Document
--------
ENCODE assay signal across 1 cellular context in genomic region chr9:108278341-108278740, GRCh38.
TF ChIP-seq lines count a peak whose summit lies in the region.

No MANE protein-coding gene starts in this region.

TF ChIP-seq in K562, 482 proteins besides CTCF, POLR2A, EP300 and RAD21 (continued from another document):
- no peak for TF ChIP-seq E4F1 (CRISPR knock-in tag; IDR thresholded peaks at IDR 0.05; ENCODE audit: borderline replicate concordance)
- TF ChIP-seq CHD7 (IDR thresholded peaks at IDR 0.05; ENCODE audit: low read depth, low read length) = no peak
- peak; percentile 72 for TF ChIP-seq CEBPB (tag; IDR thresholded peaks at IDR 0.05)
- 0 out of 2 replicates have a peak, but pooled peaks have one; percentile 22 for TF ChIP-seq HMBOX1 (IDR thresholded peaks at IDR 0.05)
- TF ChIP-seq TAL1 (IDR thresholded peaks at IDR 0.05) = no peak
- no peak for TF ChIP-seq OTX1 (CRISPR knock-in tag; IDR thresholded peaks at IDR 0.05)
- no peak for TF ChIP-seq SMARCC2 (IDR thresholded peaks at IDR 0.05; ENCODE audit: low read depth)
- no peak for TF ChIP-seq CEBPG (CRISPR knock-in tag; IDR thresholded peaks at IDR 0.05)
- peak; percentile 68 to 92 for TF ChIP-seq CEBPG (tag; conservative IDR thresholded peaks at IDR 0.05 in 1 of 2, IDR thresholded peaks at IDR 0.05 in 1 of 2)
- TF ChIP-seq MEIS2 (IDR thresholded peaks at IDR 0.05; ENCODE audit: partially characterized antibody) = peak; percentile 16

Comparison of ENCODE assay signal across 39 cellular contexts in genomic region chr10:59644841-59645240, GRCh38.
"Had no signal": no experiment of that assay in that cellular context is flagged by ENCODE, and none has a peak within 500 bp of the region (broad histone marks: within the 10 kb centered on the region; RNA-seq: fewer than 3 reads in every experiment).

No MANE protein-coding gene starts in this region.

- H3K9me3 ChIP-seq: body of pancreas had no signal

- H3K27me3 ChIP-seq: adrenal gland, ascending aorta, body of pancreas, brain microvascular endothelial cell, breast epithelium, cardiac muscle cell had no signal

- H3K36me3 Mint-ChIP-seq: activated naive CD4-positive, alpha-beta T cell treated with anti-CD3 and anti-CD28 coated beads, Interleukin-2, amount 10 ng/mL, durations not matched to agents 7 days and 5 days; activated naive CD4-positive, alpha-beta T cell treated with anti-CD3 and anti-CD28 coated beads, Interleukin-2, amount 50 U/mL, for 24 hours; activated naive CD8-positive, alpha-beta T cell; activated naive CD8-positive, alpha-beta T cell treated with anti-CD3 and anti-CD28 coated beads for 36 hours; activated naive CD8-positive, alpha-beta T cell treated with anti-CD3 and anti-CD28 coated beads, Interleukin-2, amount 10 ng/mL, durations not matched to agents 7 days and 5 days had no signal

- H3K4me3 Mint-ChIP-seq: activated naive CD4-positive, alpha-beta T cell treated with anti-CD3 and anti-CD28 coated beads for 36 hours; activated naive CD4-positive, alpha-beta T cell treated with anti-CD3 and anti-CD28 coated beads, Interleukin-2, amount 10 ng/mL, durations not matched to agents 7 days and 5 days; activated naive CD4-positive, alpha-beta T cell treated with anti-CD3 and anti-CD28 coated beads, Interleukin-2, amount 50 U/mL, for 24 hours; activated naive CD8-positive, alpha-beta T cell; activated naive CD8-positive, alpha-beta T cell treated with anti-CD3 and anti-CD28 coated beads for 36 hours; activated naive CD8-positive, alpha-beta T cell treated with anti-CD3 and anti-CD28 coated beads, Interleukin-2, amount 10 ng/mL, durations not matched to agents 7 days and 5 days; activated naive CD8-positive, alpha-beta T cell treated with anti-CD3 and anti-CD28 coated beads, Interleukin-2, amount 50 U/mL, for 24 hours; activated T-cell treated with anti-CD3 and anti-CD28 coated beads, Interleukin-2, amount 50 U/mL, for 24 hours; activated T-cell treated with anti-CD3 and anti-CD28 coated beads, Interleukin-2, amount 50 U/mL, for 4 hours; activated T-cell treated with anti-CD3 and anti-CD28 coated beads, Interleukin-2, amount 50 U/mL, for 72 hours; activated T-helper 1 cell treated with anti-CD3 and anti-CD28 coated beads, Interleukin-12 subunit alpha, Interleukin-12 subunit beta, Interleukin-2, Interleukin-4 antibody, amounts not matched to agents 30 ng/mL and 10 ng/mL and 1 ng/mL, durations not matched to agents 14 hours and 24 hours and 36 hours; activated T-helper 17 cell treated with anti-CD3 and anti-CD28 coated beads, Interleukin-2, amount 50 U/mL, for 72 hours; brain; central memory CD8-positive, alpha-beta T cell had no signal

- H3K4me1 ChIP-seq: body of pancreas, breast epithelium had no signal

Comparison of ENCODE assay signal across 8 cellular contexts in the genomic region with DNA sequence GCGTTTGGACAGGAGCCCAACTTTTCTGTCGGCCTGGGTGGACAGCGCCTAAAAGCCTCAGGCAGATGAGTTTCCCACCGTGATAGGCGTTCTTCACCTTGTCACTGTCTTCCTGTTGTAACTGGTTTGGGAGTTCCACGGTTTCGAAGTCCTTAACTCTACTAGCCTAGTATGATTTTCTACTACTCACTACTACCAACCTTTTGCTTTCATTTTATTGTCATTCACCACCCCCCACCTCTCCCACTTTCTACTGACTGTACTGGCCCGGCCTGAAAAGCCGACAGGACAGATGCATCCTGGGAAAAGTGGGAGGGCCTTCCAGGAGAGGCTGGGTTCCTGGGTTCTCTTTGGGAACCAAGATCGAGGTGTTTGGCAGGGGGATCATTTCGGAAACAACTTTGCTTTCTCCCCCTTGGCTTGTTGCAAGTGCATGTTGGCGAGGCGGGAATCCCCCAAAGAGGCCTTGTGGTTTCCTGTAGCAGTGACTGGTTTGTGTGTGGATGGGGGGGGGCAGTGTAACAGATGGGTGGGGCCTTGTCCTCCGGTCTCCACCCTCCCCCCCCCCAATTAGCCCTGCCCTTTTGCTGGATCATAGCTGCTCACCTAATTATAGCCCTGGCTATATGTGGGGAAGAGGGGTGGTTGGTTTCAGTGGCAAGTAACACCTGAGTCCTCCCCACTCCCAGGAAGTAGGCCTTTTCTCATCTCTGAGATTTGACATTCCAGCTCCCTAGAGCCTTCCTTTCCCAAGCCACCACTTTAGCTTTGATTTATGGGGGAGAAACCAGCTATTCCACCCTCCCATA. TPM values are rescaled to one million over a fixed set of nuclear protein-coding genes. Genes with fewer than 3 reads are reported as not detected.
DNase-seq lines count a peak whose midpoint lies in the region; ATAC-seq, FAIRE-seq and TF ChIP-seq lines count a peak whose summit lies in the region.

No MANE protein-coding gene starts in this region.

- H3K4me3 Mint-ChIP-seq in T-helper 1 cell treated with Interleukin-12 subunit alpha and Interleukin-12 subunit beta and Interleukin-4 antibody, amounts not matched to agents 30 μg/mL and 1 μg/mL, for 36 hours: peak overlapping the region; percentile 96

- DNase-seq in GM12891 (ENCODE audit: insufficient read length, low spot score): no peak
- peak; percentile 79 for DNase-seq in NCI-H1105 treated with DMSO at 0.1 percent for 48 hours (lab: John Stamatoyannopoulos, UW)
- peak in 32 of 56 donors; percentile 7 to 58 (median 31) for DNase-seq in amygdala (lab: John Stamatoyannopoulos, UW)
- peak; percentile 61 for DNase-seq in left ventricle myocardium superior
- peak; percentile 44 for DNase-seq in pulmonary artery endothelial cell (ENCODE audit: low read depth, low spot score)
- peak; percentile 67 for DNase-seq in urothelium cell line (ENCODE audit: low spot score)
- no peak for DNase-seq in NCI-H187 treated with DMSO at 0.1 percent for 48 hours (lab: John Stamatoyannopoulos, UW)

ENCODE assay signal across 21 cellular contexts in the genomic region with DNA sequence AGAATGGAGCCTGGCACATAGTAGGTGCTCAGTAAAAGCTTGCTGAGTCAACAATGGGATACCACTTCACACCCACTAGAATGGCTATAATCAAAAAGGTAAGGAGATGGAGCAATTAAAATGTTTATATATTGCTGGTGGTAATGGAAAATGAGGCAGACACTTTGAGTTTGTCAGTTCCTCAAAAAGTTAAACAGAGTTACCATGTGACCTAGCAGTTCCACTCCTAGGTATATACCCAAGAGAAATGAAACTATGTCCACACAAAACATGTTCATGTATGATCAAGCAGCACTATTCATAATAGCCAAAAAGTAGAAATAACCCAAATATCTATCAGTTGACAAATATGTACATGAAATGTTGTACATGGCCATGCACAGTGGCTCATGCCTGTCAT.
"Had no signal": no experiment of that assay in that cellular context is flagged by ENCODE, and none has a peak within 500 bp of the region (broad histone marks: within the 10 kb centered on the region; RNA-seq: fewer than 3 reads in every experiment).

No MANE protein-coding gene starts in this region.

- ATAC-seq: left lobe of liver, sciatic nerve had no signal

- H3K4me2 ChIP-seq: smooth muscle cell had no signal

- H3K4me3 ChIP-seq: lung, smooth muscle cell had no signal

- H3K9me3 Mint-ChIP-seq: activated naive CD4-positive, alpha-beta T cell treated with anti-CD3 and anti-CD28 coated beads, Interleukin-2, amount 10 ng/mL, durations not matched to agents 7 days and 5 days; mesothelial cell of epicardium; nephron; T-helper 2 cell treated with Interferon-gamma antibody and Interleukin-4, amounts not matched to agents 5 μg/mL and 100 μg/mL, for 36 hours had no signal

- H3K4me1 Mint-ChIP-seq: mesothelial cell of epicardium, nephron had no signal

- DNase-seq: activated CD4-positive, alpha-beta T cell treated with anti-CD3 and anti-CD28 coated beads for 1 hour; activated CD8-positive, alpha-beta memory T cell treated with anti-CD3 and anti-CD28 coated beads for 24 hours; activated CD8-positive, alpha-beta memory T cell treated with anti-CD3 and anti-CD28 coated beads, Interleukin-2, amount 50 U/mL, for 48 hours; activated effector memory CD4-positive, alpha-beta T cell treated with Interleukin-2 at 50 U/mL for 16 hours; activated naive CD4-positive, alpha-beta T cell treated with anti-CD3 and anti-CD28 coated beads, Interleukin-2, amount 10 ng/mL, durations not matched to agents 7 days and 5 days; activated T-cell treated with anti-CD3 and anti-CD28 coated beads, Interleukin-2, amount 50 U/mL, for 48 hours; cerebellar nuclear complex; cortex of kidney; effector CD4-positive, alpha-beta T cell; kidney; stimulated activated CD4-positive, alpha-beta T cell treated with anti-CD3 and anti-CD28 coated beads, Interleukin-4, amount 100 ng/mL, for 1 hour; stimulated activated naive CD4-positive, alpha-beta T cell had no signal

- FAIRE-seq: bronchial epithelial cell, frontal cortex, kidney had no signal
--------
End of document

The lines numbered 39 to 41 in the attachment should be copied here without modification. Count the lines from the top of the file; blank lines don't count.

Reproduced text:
- H3K4me3 ChIP-seq: lung, smooth muscle cell had no signal

- H3K9me3 Mint-ChIP-seq: activated naive CD4-positive, alpha-beta T cell treated with anti-CD3 and anti-CD28 coated beads, Interleukin-2, amount 10 ng/mL, durations not matched to agents 7 days and 5 days; mesothelial cell of epicardium; nephron; T-helper 2 cell treated with Interferon-gamma antibody and Interleukin-4, amounts not matched to agents 5 μg/mL and 100 μg/mL, for 36 hours had no signal

- H3K4me1 Mint-ChIP-seq: mesothelial cell of epicardium, nephron had no signal